FIRST LEGO League helps young competitors to develop skills in design and technology, programming and control, mathematics, research, strategic thinking and teamwork. For more information visit: www.firstlegoleague.co.uk.
The Institution of Engineering and Technology (IET) has launched a new guide, Code of Practice: Cyber Security in the Built Environment, to help building owners develop more effective cyber security management to protect their building management systems and information from cyber attack.
With a focus on practical advice, the new guide explains how to protect a building’s systems from hackers and other unavoidable incidents, as well as how to improve their business continuity processes. It also covers personnel security advice as today’s building management must also consider threats from disgruntled staff or contractors.
The premise for the Code of Practice is that building owners, operators and occupiers need to understand cyber security and promote awareness to a building’s stakeholders. This includes giving appropriate briefing to the design, construction and facilities management teams.
Hugh Boyes, IET Cyber Security Lead and author of the Code of Practice, said: “It’s common practice now for all parties involved in building construction and management to operate in line with stringent health and safety practices. Failure to address cyber security risks could have just as dire consequences as neglecting health and safety, such as serious injury or fatality, disruption or damage to building systems and loss of use of the building, and yet awareness of the issue is markedly lower.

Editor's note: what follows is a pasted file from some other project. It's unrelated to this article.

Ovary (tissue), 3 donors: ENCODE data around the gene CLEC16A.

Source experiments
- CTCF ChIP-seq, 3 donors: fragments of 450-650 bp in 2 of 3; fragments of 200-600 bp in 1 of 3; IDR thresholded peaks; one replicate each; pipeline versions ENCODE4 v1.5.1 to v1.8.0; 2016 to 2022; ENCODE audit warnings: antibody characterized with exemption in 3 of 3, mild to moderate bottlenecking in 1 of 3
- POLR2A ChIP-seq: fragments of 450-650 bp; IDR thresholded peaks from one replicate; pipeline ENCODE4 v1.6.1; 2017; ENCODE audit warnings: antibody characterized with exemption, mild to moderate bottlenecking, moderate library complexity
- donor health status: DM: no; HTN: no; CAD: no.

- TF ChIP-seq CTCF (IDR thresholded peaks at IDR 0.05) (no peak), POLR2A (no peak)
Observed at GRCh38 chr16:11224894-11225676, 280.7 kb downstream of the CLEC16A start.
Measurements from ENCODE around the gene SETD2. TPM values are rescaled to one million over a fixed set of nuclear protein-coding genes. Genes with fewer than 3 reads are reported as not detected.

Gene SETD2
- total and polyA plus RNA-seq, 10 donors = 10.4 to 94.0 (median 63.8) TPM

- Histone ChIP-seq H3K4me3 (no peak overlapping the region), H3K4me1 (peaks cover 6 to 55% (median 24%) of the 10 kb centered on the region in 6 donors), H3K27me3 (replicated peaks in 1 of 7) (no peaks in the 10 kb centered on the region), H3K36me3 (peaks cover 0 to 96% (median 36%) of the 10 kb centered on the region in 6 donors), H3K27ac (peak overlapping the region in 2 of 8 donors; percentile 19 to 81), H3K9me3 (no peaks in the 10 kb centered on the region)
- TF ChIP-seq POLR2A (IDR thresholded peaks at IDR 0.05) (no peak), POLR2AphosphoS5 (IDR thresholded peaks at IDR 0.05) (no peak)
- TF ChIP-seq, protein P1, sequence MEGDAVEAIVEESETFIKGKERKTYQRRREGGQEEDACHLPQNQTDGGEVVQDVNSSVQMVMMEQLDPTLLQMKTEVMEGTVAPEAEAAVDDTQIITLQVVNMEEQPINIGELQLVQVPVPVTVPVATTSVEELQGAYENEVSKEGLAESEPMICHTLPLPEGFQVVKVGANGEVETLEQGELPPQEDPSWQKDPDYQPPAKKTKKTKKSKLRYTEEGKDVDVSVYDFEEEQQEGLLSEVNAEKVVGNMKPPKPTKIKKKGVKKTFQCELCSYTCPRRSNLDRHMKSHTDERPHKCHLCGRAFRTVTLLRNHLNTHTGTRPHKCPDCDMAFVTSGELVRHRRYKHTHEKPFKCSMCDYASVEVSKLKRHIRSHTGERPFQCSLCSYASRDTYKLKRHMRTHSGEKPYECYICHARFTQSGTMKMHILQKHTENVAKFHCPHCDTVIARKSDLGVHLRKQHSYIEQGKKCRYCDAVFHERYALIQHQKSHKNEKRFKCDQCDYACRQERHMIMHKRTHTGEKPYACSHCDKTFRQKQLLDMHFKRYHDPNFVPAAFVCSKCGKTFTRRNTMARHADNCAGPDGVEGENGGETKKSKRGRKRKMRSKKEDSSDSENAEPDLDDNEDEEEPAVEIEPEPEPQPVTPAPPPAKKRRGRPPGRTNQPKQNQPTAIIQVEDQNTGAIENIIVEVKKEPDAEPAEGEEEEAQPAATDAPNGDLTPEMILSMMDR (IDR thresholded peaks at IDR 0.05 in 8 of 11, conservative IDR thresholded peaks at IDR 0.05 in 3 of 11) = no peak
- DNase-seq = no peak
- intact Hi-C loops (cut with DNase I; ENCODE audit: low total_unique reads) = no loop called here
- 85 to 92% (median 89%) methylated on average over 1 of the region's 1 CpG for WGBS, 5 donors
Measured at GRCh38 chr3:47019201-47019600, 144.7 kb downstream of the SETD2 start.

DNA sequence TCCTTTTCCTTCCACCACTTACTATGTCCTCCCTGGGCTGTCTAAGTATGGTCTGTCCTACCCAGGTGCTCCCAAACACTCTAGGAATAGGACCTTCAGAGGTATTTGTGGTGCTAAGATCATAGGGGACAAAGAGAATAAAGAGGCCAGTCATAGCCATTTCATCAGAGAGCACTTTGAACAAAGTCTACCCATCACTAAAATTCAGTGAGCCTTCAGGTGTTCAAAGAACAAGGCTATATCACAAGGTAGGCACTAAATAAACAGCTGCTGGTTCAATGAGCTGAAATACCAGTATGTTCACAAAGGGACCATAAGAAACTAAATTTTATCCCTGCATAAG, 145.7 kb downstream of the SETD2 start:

“It’s tempting to think that hackers attacking buildings and their operating systems are the reserve of science fiction movies, but these kinds of attacks are already starting to happen in real life. Hackers have attacked building management systems governing heating, ventilation and air conditioning systems. There is also the example of a cyber-attack on the Target group of stores in the US, which was initiated using remote access credentials from one of the company’s contractors. In this example, the hacker was able to gain access to the corporate network, resulting in the theft of card details for over 140 million credit cards.
“While hacker attacks of this kind remain relatively rare, building owners and managers can’t afford to be complacent.”
Buildings are becoming increasingly complex and dependent on the extensive use of information and communications technologies. The Code of Practice explains why it is essential that cyber security is considered throughout a building’s lifecycle and the potential financial, reputational and safety consequences that may arise if cyber security threats are ignored.
It provides clear user-friendly guidance to help people from a wide range of technical and non-technical backgrounds understand how managing cyber security applies to their job roles – and outlines their personal responsibilities in maintaining the security of the building.
For more information, visit: http://www.theiet.org/resources/standards/index.cfm